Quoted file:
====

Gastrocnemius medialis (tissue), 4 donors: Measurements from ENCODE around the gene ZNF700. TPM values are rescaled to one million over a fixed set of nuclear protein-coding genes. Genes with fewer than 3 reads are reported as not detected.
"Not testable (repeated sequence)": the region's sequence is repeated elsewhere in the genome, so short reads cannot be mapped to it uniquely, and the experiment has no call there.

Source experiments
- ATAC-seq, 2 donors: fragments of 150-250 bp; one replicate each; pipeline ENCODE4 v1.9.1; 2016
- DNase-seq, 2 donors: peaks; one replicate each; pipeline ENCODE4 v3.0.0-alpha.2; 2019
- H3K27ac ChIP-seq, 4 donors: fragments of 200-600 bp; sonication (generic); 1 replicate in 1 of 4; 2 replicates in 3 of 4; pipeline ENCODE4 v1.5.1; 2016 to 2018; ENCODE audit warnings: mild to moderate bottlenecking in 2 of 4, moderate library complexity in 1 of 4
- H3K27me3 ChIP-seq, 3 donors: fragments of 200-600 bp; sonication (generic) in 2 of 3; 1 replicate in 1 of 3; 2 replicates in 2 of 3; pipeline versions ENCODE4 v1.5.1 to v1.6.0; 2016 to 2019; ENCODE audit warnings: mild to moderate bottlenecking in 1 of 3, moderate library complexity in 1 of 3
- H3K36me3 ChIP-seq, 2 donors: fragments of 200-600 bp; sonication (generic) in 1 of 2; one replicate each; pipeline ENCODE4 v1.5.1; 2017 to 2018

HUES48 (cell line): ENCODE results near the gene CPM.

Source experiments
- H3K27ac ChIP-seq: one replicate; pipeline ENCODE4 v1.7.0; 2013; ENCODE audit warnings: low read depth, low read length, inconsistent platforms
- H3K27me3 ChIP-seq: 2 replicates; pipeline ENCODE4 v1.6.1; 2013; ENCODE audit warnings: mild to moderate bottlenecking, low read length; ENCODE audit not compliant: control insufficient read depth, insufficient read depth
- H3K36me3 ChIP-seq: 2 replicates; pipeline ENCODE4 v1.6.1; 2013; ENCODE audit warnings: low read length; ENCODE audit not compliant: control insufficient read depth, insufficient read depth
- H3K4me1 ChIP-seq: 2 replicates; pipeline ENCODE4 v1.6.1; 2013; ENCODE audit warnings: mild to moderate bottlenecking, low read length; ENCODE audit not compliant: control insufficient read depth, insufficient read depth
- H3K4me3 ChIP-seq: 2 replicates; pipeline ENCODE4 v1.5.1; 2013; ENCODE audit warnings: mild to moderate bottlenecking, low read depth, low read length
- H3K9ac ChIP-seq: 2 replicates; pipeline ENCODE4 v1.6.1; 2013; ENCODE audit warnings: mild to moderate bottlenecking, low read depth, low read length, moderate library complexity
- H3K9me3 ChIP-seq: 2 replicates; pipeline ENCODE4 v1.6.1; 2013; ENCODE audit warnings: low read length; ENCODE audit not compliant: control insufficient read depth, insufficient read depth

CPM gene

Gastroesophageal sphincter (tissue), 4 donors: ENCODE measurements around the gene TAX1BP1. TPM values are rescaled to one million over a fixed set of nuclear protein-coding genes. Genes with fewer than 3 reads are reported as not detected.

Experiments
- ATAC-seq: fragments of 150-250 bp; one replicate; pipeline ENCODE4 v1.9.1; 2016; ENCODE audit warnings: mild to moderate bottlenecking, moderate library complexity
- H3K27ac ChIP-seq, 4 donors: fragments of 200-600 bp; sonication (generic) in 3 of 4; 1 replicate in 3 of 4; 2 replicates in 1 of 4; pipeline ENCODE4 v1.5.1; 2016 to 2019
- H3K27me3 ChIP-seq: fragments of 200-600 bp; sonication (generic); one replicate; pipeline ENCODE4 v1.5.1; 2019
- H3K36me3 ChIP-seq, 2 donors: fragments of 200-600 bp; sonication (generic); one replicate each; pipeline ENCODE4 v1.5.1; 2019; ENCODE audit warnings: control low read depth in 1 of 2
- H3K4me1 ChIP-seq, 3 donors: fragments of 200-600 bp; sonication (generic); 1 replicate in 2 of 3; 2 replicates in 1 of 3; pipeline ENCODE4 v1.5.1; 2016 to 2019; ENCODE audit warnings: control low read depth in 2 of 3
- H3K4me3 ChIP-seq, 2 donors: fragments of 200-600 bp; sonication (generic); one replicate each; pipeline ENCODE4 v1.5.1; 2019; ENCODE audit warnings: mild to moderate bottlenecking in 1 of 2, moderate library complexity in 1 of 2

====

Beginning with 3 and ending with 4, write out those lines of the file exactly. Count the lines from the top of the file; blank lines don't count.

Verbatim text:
Source experiments
- ATAC-seq, 2 donors: fragments of 150-250 bp; one replicate each; pipeline ENCODE4 v1.9.1; 2016